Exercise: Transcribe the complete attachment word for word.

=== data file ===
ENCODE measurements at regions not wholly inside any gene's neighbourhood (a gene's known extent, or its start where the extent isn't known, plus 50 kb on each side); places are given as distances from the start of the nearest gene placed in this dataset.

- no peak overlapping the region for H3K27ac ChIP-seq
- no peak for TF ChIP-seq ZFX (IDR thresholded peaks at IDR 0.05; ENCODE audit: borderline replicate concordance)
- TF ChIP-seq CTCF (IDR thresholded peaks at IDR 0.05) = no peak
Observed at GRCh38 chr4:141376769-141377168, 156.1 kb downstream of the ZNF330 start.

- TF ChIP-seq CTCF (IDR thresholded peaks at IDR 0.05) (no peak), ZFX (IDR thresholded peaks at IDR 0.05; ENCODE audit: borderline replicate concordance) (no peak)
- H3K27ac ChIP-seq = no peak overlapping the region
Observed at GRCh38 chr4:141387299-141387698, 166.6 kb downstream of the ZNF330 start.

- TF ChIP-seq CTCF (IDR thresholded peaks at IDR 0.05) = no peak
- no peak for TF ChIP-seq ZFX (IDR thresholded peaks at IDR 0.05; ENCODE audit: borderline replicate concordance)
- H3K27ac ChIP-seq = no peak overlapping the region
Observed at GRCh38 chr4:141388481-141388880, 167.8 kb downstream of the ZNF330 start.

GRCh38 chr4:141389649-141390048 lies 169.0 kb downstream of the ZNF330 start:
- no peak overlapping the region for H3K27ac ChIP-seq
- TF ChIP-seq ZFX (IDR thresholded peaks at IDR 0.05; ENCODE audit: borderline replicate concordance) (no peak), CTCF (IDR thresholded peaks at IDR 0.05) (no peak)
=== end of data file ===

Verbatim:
ENCODE measurements at regions not wholly inside any gene's neighbourhood (a gene's known extent, or its start where the extent isn't known, plus 50 kb on each side); places are given as distances from the start of the nearest gene placed in this dataset.

- no peak overlapping the region for H3K27ac ChIP-seq
- no peak for TF ChIP-seq ZFX (IDR thresholded peaks at IDR 0.05; ENCODE audit: borderline replicate concordance)
- TF ChIP-seq CTCF (IDR thresholded peaks at IDR 0.05) = no peak
Observed at GRCh38 chr4:141376769-141377168, 156.1 kb downstream of the ZNF330 start.

- TF ChIP-seq CTCF (IDR thresholded peaks at IDR 0.05) (no peak), ZFX (IDR thresholded peaks at IDR 0.05; ENCODE audit: borderline replicate concordance) (no peak)
- H3K27ac ChIP-seq = no peak overlapping the region
Observed at GRCh38 chr4:141387299-141387698, 166.6 kb downstream of the ZNF330 start.

- TF ChIP-seq CTCF (IDR thresholded peaks at IDR 0.05) = no peak
- no peak for TF ChIP-seq ZFX (IDR thresholded peaks at IDR 0.05; ENCODE audit: borderline replicate concordance)
- H3K27ac ChIP-seq = no peak overlapping the region
Observed at GRCh38 chr4:141388481-141388880, 167.8 kb downstream of the ZNF330 start.

GRCh38 chr4:141389649-141390048 lies 169.0 kb downstream of the ZNF330 start:
- no peak overlapping the region for H3K27ac ChIP-seq
- TF ChIP-seq ZFX (IDR thresholded peaks at IDR 0.05; ENCODE audit: borderline replicate concordance) (no peak), CTCF (IDR thresholded peaks at IDR 0.05) (no peak)